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Magnetic Resonance Imaging

The Magnetic Resonance Imaging (MRI) is a diagnostic tool that utilises strong magnetic field and radio frequency waves to create images of the body. No X-rays or radioactivity is involved. The magnetism and radio frequency are safe as they cause no known biological harm to cells or chromosomes at the current strength.

The Department operates three MRI scanners consisting of 1.5 Tesla superconducting magnets and one high field 3.0 Tesla system. One of the 1.5T MR system is located at Neuroradiology's newly setup Outpatient Imaging Centre since March 2015.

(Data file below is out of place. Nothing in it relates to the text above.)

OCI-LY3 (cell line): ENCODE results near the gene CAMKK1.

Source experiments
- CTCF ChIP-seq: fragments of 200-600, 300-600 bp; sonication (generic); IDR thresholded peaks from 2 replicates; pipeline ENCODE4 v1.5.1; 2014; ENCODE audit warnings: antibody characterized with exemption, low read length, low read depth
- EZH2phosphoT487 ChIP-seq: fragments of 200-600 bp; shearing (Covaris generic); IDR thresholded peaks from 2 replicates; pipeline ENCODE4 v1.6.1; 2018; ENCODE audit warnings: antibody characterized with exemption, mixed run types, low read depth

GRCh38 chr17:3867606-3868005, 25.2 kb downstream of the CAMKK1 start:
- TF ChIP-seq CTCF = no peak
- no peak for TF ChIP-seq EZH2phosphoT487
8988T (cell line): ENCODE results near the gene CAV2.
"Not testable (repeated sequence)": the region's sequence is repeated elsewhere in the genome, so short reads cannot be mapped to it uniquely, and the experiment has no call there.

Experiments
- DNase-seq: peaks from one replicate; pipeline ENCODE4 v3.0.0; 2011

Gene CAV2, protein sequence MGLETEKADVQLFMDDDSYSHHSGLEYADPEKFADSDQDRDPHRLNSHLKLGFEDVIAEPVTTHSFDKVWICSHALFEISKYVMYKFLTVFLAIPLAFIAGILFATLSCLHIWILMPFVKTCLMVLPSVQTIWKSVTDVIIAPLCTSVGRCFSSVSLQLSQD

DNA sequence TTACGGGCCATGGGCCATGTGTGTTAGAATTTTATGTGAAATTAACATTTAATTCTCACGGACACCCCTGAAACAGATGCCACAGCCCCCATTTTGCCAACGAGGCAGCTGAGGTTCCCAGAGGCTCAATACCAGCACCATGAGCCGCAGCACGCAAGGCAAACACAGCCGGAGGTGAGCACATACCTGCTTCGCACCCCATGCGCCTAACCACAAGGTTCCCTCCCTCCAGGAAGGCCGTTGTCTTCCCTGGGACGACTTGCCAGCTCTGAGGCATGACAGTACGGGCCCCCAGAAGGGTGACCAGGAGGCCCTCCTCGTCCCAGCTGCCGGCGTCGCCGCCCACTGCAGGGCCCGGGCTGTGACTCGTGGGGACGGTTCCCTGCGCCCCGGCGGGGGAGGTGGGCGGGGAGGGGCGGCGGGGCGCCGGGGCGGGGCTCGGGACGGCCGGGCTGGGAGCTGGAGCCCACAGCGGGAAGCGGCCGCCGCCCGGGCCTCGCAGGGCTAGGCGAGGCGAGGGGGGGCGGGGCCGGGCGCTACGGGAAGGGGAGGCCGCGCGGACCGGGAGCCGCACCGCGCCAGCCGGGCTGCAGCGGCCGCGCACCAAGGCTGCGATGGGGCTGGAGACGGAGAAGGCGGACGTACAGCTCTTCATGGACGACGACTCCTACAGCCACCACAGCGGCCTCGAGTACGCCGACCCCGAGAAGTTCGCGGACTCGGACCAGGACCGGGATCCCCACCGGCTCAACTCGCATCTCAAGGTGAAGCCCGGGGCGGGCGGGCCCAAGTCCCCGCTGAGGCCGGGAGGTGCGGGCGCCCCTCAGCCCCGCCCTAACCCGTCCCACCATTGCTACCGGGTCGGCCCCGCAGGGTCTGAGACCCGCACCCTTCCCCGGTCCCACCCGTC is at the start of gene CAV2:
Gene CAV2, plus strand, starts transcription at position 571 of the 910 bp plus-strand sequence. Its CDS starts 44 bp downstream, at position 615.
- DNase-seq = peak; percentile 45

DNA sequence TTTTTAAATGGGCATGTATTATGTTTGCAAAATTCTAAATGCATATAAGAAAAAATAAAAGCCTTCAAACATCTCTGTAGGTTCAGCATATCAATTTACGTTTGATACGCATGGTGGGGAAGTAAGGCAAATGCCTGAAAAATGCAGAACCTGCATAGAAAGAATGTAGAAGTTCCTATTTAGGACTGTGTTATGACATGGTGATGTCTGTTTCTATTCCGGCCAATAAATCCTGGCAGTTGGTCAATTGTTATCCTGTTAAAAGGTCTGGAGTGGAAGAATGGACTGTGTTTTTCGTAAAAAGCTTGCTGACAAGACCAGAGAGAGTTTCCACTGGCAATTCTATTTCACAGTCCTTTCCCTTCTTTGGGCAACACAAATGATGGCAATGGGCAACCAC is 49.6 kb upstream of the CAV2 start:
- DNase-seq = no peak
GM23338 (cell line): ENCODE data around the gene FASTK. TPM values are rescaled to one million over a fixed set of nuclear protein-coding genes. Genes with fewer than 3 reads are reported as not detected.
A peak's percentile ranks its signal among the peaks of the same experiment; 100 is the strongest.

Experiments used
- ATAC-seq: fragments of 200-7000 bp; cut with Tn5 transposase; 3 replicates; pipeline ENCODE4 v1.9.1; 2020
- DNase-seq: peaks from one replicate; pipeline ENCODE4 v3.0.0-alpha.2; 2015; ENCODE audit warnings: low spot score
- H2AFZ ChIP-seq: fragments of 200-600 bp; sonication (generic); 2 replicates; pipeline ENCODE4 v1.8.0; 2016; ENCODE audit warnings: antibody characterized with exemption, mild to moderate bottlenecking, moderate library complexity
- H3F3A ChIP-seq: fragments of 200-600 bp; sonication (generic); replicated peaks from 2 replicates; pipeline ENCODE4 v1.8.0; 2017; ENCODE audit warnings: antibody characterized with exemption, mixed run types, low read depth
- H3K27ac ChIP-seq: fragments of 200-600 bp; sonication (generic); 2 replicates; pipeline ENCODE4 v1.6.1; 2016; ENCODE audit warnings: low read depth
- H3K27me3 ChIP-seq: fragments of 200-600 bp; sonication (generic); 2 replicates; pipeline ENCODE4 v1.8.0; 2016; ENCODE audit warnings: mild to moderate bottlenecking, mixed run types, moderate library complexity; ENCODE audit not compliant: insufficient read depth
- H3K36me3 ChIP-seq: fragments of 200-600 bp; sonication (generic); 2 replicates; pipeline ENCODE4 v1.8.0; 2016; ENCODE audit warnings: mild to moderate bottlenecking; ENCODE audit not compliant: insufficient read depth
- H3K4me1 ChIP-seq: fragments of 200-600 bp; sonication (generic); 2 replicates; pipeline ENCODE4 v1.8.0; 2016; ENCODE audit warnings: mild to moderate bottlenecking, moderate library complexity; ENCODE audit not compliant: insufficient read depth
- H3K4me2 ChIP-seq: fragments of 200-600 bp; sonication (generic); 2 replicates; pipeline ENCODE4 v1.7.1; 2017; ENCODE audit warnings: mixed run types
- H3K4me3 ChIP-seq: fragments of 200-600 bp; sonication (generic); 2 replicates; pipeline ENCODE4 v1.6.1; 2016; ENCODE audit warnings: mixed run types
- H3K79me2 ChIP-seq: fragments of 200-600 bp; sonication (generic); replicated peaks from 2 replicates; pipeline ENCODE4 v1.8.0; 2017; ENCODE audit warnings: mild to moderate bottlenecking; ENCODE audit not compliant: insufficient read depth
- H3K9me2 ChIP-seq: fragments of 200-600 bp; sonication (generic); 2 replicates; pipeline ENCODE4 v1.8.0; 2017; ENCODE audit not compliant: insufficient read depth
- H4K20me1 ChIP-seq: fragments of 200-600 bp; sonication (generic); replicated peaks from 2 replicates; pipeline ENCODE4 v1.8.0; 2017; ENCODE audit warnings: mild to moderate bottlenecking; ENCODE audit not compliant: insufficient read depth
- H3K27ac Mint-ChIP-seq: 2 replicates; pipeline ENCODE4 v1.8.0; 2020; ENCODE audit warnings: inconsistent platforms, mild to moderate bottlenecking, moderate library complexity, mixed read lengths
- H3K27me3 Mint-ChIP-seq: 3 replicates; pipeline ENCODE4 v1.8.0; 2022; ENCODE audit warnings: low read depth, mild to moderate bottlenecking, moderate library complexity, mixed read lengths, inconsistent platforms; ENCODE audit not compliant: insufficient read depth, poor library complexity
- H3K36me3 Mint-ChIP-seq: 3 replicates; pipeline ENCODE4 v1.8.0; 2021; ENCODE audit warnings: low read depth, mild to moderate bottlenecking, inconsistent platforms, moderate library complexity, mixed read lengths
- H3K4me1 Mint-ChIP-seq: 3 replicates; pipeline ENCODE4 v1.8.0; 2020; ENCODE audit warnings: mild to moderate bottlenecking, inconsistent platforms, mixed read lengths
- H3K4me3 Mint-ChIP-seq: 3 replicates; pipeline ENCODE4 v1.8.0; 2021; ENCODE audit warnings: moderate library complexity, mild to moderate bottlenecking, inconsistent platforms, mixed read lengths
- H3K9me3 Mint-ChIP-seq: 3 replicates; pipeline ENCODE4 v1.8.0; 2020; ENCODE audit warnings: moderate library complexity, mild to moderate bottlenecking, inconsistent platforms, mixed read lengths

The 3T scanner has double the magnetic strength of a 1.5 MRI system. This results in significantly higher signal-to noise ratio which allows for more accurate imaging and clearer depiction of the blood vessels of the brain. This is especially useful in patients with stroke, brain tumours and epilepsy.

In addition to fast and accurate clinical imaging, our MRI scanners are also able to perform functional MRI (fMRI) and proton spectroscopy. The fMRI studies can be done in real time, thus enabling the result to be known immediately and removing the need for repeat studies.

Cerebrospinal fluid flow (CSF) studies are regularly done in addition to the routine scanning of patients with headaches, giddiness and stroke or transient ischaemic attacks (TIA).

The availability of advanced imaging techniques such as diffusion and perfusion imaging has greatly improved diagnostic workshop of complex neurological conditions.

Pre-surgical localisation of brain tumours and other lesions is carried out regularly. These stereotactic procedures enable the surgeon to precisely locate the lesion during the operation.